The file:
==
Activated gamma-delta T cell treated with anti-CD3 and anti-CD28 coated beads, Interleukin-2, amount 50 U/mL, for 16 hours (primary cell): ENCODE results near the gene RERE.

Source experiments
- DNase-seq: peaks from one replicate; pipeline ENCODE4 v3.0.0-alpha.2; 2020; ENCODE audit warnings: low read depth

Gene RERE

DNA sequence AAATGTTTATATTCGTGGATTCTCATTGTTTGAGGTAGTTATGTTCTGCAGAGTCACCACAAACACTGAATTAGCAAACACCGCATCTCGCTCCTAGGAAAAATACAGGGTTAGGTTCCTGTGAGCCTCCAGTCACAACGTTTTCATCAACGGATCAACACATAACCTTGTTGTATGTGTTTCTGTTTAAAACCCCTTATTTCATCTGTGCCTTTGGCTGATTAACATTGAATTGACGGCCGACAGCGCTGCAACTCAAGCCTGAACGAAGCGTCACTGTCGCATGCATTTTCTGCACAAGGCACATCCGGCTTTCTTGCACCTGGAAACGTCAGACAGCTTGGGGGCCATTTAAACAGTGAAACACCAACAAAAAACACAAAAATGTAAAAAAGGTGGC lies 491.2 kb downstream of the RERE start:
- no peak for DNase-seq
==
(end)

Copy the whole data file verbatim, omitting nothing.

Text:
Activated gamma-delta T cell treated with anti-CD3 and anti-CD28 coated beads, Interleukin-2, amount 50 U/mL, for 16 hours (primary cell): ENCODE results near the gene RERE.

Source experiments
- DNase-seq: peaks from one replicate; pipeline ENCODE4 v3.0.0-alpha.2; 2020; ENCODE audit warnings: low read depth

Gene RERE

DNA sequence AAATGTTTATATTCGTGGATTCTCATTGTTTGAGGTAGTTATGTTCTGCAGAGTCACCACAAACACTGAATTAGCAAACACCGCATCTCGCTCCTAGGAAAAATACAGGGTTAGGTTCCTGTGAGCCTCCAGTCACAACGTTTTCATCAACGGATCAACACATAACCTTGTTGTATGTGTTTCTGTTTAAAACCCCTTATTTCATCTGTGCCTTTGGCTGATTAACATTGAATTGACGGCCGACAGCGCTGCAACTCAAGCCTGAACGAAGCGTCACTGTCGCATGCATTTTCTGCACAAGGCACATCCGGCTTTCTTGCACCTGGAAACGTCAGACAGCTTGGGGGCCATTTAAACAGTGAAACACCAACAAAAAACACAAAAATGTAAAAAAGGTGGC lies 491.2 kb downstream of the RERE start:
- no peak for DNase-seq